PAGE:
A scientist would turn the “would” into “can”. A designer would turn the “will” into “are”. A writer would make a good story around it.

      But this is nothing, really. The only “work” I see here are a few visuals and they are awful (a melted plastic shape in a glass tank with green light, come on) and childish.

      Architecture and design are not 100% about it, but are still quite a lot about actually doing things. The confrontation of concept and real-life application is the essence of our industry. If I wanted to see some fancy bio-something, I would look at the work of the props designers on a Cronenberg’s movie, at least these guys make it believable.

      And for all those who will argue that this is just the draft of a product that will become reality: believe me, if they were just remotely close to an industrial application they would be registering thousands of patents instead of making recycled plastic soles in green-lit fish tanks.

      • A_potato

        Citing 80’s sci-fi only shows how conservative the peanut gallery is from the present state of biomaterials. Cronenberg, seriously? A child-like imagination applied to design can be very powerful. A child-like knowledge of the present can lead to critics that fall on their face.

    • A_potato

      They ARE doing, YOU are talking.

      • Tom

        Really? Where’s the prototype then?

        • Dan Toose

          That would be the thing in the photos.

          Man, what a pack of desperate naysayers. The language seems to be fairly standard for something that’s not in full commercial production yet, but has been validated at the prototyping stage.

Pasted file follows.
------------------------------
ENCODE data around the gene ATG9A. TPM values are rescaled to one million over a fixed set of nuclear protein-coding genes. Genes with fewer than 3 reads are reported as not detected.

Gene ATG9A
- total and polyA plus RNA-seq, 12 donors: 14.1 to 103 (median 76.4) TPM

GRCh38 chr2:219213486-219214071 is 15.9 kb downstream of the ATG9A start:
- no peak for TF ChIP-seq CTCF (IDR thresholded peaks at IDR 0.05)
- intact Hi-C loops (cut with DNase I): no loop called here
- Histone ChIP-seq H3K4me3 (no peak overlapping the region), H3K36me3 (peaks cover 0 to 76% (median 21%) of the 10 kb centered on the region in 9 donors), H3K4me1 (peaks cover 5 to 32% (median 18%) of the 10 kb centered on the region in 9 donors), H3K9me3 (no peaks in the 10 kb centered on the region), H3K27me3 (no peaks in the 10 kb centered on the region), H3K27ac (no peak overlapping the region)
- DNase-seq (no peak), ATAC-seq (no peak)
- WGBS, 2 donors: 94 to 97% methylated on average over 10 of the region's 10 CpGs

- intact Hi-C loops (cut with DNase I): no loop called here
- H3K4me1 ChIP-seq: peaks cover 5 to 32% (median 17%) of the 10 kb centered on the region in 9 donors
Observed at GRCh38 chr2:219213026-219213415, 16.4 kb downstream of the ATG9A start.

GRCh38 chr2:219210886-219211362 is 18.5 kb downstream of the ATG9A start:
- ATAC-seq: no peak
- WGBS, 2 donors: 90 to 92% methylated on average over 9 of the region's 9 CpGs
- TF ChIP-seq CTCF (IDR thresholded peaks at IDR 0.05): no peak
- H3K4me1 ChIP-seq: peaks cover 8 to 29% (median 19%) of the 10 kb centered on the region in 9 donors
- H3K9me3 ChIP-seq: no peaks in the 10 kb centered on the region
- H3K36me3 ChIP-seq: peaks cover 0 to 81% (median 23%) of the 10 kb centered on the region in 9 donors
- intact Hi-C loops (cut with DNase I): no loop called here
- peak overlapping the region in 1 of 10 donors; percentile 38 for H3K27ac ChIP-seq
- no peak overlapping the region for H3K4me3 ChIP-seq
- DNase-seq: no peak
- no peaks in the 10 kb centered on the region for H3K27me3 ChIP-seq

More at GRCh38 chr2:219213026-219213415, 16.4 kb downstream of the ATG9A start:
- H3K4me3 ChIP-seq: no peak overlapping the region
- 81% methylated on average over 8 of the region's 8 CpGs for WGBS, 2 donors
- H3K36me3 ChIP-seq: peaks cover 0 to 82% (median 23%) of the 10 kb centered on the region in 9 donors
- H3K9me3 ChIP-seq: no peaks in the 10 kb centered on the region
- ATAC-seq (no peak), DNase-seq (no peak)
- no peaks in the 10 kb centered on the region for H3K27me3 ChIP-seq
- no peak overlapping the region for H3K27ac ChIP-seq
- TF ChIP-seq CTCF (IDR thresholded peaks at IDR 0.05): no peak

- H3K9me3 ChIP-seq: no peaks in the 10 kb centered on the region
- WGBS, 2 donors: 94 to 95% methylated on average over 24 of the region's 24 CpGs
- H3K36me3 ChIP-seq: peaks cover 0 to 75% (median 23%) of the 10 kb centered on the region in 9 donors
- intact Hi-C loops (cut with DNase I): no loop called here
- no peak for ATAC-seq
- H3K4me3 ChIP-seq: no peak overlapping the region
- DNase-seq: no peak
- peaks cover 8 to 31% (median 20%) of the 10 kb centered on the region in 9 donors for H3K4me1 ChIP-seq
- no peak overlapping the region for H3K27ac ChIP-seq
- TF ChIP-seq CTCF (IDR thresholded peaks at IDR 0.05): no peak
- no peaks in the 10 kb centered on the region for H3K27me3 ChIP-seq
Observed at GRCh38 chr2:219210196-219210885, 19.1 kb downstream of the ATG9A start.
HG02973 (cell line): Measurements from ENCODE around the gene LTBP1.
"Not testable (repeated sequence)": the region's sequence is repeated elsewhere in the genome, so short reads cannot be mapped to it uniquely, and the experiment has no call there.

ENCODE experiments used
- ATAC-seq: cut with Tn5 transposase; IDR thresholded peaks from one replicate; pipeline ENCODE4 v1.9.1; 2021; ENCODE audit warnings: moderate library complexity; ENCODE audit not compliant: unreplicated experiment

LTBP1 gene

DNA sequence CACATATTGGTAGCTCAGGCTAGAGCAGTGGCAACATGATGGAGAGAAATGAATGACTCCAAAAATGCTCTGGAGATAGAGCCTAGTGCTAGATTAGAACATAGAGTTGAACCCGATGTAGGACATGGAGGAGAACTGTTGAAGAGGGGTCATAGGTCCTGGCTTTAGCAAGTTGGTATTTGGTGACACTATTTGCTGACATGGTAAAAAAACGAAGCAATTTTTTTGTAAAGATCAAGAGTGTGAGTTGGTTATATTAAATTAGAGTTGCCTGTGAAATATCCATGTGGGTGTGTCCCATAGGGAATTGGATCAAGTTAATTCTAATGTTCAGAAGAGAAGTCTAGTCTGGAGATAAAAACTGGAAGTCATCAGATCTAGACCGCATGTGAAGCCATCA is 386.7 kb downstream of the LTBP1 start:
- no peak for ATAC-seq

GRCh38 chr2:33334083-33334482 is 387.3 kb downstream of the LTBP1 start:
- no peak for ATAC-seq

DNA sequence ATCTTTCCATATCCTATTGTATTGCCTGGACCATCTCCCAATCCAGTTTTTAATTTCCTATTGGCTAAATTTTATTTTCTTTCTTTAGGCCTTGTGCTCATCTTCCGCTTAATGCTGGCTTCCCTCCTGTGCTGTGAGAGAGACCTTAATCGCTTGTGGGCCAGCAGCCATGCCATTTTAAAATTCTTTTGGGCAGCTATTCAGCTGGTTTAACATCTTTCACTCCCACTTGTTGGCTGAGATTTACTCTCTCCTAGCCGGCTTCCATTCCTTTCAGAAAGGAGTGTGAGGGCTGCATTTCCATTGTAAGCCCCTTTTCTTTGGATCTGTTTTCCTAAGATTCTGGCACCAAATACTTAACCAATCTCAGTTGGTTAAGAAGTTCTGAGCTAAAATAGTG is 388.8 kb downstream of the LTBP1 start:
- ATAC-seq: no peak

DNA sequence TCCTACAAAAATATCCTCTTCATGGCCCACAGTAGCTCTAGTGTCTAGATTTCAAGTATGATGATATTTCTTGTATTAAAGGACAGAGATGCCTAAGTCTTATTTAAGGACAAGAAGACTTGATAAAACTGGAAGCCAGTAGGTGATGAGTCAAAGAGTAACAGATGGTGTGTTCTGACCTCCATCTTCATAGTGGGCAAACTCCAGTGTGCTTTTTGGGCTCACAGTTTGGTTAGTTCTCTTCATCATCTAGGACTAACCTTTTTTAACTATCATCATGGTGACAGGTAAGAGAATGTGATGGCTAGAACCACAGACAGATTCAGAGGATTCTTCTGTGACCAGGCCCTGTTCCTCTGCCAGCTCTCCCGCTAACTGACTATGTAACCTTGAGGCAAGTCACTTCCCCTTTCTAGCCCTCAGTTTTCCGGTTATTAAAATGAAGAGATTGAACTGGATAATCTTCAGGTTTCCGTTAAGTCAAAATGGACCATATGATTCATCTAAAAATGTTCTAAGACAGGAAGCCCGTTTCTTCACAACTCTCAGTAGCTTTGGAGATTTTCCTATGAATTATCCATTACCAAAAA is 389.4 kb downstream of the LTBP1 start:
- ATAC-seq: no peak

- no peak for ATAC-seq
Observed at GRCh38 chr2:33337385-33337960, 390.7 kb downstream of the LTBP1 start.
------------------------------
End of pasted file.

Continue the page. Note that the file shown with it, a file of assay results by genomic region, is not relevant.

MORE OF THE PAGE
The article clearly states that the product is being demonstrated at a public / industry event.

          • A_potato

            Haters on Dezeen are never the sharpest bunch, just the most conservative.

        • A_potato

          Read up on biomaterials, then pay me to tell you more.

          • Leiurus

            I’ll pay you in 2050, when the project “might” have become reality ;)

          • A_potato

            It will take you until 2050 to read about biomaterials? Advances like these are already present.

  • Fed Fef

    Basically, they’re alive.

  • Adam Adil

    Wow, so much hate! Just let her get on with it, rather than shoot her down before she has a chance!

  • Adam Adil

    I think everyone’s being a bit harsh – she seems to be trying to make this and someone at Dezeen has asked if they could write an article about it. I don’t think she’s gone out of her way to talk in the hypotheticals.

    As for the concept, which no-one seems to be discussing, it seems like quite a good idea to have shoes which repair themselves, and adapt to the pressures of running on different surfaces.

  • $45646933

    Cloudy with a chance of meatballs – Spray on shoes.

  • Kelvin K

    I’ll be too old for a run in 2050 by then :(

    • PPXXX

      Regenerative medical technologies will fix that. :)


    I’ll be the first person to pull that shoe over my head and blow air into it with my nostrils like a rubber glove.

  • Maisie

    Isn’t this what the scientist does in Cloudy with a Chance of Meatballs? :D